Emergence of on demand infrastructure and need for faster time to market drove the adoption of continuous integration and delivery practices in software organizations in last few years. Most of organizations today do have some level of maturity in CI & CD implementations but the journey is far from complete. One of the key success factors in implementing the CI/CD practices and tooling is how well designed they are. A well designed CI/CD pipeline is easily maintainable and extendable for future while a poorly designed might add more work than reduce from future. Today we will focus on one such common anti-pattern which is indicator of poor design and will lead to extra effort in maintenance.
Imagine you have a large shell script of a few thousand lines. Now the team decides to implement a tool such as Jenkins instead of calling the script from command line. What is easiest way to retrofit the existing script to Jenkins way of doing things? Create a job with “execute shell” component and call the underlying script. Even in a greenfield implementation it is it possible that you start out with a small shell script within execute block and eventually grow to a large shell block within Jenkins. While this will definitely work, let’s look at pros and cons of such shift and lift migration:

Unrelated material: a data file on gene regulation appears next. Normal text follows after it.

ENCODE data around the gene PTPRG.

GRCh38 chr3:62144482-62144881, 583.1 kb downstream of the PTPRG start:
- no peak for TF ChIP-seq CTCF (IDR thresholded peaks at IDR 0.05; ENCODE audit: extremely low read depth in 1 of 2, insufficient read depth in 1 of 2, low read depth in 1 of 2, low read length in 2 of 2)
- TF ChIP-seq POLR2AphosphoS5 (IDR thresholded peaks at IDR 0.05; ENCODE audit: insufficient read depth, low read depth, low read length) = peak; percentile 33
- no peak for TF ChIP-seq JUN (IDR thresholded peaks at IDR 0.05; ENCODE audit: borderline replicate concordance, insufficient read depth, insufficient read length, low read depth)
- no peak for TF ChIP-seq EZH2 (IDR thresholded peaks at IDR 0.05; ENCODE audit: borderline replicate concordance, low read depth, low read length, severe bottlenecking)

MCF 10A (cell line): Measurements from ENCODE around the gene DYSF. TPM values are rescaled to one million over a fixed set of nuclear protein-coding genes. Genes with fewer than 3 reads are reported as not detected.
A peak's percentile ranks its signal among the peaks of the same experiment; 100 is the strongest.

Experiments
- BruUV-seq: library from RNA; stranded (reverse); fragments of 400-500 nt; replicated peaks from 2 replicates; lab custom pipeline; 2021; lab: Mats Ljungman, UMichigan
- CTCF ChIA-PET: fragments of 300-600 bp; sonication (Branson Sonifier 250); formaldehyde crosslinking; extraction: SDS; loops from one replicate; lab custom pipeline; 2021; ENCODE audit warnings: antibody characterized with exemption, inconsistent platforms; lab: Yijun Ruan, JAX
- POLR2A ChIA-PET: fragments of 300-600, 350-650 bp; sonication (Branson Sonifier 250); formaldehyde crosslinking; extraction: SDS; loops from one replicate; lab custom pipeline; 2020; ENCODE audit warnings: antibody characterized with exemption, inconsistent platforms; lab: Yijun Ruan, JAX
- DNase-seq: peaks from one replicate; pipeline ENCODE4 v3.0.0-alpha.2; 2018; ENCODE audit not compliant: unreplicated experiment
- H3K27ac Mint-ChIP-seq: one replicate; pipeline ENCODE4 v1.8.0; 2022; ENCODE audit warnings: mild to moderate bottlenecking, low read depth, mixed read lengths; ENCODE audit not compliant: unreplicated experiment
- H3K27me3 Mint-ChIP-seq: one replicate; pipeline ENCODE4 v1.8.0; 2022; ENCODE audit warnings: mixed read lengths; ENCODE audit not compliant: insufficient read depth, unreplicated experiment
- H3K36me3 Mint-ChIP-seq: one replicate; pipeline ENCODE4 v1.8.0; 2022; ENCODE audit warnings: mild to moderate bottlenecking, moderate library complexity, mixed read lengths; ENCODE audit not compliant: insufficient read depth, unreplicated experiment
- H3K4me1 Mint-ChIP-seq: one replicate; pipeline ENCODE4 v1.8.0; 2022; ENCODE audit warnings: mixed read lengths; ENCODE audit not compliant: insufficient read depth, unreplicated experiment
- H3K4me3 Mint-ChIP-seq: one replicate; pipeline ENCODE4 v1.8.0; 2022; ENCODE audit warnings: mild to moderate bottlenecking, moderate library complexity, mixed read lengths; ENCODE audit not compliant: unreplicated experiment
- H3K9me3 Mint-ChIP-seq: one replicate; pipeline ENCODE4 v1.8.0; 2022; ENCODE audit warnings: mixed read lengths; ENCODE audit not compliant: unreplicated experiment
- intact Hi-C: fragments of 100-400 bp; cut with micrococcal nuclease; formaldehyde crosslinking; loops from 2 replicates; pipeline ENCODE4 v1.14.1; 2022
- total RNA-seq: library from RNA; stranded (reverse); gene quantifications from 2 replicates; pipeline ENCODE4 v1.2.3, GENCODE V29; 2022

So what is a better solution? Let’s talk about generic solution and how can we implement it in the tool we are discussing (Jenkins).
Within Jenkins it is possible to use a plugin such as “Managed Script Plugin” and break the large script into smaller version controlled script.
Overall result of breaking the large script into smaller actions is:
We will look at more anti-patterns in coming posts. What kind of anti patterns do you see in CI/CD implementation in your enterprise?
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